What can be said about The Slanted Door that hasn’t been covered elsewhere? Probably nothing. We’ve adored this restaurant since first going there about seven years ago shortly after moving to San Francisco from New York. By then, they were already at their “new” location in the Ferry Building on the Embarcadero. Folks around here remember it being elsewhere but to me that’s ancient history.
The food is modern Vietnamese, generally served family style. The restaurant is huge and stunningly beautiful, with lots of simply finished wood, large windows overlooking the San Francisco Bay and the Bay Bridge, attractive contemporary artworks, a chic bar and even a stunning bathroom. The staff is handsome though often harried, as the place is completely packed whenever you go there. I’d recommend a reservation.
The last time that we went together was for our wedding reception in 2008. Then we reserved the private room and had about twenty guests. It was amazing. Last week, we were celebrating Hegui’s belated birthday. It was just the two of us.
That day, it was warm and sunny. Since we were a bit early, we explored some of the piers, soaked in the sun and admired the City for a while. It was fun to be mistaken as tourists by the guys in the three wheeled pedicabs.
We had an early reservation at 6:15PM but already the dining room was mobbed. I couldn’t help but overhear the hostess tell a couple that they’d have to wait until 9:45PM to be seated without a reservation. It doesn’t seem like the recession has affected business one iota.
We ordered a bottle of an inexpensive Côtes du Rhône with our meal which turned out to be good. The wine menu is interesting with a lot of unusual wines to choose from. How often do you see an Arbois on a wine list?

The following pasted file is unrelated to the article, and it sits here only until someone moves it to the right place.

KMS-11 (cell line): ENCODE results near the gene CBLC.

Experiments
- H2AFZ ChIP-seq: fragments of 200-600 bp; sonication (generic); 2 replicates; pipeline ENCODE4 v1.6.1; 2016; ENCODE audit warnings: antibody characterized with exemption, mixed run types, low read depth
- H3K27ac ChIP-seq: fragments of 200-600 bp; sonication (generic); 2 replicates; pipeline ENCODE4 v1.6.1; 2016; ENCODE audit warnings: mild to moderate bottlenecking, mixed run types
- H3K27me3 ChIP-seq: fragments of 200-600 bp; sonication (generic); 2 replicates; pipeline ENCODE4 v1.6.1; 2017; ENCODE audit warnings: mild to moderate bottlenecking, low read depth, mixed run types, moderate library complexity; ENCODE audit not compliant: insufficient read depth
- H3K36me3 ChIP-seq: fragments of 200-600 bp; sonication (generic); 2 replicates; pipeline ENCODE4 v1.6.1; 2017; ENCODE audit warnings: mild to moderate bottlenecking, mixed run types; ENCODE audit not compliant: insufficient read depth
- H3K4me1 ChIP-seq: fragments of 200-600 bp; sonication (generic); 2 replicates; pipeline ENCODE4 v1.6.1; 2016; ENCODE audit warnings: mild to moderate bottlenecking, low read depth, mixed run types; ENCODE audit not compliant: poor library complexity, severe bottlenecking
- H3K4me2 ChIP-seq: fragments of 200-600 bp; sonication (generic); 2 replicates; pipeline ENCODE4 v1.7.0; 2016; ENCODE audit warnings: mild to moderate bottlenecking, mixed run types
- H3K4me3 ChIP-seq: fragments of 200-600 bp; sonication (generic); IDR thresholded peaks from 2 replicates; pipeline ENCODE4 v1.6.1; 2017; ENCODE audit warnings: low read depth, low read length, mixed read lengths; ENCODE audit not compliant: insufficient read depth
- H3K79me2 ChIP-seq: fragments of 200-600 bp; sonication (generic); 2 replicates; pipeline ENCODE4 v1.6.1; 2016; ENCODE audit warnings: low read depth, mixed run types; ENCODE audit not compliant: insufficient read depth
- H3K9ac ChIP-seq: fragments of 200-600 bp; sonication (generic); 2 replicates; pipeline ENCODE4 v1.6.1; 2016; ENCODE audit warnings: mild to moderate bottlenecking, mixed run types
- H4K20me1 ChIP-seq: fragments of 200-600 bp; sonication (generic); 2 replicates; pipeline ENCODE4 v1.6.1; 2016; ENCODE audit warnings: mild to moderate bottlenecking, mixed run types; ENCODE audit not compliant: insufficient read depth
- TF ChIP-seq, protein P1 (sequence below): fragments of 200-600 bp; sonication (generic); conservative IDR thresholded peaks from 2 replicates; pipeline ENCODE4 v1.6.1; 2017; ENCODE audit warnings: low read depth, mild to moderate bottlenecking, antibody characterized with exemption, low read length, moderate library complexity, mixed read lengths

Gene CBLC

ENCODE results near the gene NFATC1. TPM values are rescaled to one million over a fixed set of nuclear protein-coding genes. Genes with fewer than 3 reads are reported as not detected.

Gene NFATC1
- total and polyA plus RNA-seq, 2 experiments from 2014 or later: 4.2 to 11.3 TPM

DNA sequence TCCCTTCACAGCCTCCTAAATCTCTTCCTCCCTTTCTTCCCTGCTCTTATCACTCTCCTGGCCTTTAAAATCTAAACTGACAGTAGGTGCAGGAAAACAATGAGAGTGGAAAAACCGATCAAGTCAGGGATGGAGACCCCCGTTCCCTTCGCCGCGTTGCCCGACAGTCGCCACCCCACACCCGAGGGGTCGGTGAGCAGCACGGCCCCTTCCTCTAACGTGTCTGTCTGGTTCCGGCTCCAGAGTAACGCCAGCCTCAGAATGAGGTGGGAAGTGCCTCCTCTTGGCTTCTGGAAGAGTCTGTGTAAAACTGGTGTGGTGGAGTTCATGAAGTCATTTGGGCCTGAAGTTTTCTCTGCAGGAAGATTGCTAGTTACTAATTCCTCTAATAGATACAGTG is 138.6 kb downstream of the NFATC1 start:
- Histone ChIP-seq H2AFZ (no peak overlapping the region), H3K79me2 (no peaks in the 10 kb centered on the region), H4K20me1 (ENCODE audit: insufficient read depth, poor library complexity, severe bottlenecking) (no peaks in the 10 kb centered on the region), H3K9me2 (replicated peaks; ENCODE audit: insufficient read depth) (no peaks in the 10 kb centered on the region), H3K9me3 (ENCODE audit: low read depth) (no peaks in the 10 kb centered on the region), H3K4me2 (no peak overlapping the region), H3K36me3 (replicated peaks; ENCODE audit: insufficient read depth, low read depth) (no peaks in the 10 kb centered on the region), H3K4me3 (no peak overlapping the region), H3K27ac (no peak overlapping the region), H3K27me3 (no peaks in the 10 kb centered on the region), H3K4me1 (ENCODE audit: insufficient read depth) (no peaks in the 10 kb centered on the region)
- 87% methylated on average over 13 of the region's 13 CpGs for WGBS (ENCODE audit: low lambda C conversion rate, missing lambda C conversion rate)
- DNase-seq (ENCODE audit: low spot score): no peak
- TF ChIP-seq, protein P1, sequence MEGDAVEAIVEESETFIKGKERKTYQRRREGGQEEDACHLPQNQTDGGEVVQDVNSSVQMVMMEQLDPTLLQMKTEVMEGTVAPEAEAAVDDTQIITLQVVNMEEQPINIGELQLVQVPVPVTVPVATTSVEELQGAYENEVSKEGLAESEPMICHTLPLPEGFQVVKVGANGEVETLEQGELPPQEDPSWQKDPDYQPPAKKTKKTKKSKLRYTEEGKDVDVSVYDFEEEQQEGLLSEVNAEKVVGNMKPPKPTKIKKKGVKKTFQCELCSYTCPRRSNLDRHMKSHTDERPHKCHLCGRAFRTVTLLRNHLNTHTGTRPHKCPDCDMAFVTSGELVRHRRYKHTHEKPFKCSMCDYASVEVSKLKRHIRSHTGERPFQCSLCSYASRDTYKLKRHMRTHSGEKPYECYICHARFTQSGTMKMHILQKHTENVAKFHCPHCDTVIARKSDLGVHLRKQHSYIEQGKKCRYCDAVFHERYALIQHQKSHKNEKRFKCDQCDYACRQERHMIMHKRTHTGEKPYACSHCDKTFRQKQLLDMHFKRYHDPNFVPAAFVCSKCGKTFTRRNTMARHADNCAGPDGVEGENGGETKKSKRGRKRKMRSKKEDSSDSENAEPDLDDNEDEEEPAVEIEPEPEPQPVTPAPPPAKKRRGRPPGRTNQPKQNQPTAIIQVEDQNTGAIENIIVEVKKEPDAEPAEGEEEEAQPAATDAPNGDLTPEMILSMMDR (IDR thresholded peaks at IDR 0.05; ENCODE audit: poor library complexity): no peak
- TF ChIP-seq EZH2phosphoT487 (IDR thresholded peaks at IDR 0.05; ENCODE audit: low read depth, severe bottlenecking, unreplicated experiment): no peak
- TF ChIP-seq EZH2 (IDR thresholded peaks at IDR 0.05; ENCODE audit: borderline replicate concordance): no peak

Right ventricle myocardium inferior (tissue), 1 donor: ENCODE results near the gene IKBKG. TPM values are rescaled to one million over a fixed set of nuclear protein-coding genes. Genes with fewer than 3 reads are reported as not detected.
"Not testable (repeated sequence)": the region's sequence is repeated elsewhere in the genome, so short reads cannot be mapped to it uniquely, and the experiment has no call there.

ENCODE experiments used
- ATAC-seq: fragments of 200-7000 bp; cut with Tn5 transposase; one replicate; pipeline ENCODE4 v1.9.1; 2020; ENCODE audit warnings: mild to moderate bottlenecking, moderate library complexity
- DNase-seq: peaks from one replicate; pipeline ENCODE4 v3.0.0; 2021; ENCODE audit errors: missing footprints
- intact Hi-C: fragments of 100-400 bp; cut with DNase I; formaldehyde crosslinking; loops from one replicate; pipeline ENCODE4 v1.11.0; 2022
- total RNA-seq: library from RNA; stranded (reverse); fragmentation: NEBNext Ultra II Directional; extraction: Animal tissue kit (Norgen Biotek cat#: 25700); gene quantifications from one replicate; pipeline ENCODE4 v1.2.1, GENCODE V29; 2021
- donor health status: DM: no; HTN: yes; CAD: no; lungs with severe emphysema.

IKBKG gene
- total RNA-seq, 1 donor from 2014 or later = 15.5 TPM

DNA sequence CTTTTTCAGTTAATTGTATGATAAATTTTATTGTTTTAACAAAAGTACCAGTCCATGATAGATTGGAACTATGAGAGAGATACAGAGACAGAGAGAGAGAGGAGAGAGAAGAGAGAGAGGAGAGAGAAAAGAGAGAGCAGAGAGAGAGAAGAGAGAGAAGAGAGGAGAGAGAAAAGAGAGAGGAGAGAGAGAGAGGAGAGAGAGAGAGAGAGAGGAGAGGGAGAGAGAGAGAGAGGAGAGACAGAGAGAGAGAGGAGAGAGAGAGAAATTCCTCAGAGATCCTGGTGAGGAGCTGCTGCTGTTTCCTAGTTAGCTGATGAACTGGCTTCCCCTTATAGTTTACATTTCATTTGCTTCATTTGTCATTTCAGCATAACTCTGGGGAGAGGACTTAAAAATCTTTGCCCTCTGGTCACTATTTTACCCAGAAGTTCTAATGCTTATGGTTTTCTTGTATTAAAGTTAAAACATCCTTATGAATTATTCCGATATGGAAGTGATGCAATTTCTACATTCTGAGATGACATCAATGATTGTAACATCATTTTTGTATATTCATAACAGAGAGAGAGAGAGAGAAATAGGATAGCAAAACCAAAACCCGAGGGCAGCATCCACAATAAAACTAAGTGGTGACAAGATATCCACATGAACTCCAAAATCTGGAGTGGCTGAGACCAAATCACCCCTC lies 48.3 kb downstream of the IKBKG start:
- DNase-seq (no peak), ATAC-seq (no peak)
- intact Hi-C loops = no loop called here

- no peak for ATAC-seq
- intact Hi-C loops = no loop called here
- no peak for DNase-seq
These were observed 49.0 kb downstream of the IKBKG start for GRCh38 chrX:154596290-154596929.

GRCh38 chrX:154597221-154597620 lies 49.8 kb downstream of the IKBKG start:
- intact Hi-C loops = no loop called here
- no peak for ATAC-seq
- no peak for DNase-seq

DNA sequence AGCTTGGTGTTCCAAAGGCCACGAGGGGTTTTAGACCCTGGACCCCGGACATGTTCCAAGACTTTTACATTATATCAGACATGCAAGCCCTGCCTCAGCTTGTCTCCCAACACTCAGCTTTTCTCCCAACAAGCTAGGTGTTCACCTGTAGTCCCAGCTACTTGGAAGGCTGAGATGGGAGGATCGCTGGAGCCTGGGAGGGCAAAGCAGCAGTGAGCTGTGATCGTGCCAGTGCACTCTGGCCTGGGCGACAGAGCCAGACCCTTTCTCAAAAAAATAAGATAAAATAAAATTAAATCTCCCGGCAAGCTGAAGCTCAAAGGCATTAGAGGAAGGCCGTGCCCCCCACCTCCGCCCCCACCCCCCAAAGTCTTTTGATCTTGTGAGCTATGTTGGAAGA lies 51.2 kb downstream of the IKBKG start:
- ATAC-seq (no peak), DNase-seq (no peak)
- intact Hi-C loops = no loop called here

We started with a half dozen oysters on the half shell. Our friendly waiter comped us tastes of a California Muscat to go with these, insisting that red simply wouldn’t do. The wine was sweet and did work well with the lemony, briny oysters that came with two kinds of spicy dipping sauce.
We follow this with the green papaya salad and fresh vegetarian spring roll. The salad had shaved green papaya, some carrot and tiny half moons of young celery stalks, shredded tofu skin and crispy browned shallots, tossed in a sweet and sour, spicy and savory vinaigrette. The salad is crunchy and delicious. It reminds Heguiberto of springtime. The spring roll is filled with rice vermicelli with more tofu, some julienned vegetables and mint. It comes with a peanut based dipping sauce that Hegui doctored by adding some chili sauce. Yum!
Next we had the daikon rice cakes. We’re not sure how they’re made but guess that they’re steamed then pan fried. Made of daikon and rice flour in a magical sauce, we devoured them greedily.
For our main course, we shared an order of the caramelized prawns with sides of white rice and broccoli. I think that the prawns are one of their signature dishes. They’re sweet and sour and caramel-y. I’ve always loved these. The broccoli was prepared with little strips of tofu and shimeji mushrooms.
We were too full for dessert. Instead we settled our bill and strolled for a while through the Ferry Building and along the waterfront to digest and feast our other senses on the sights and sounds of San Francisco.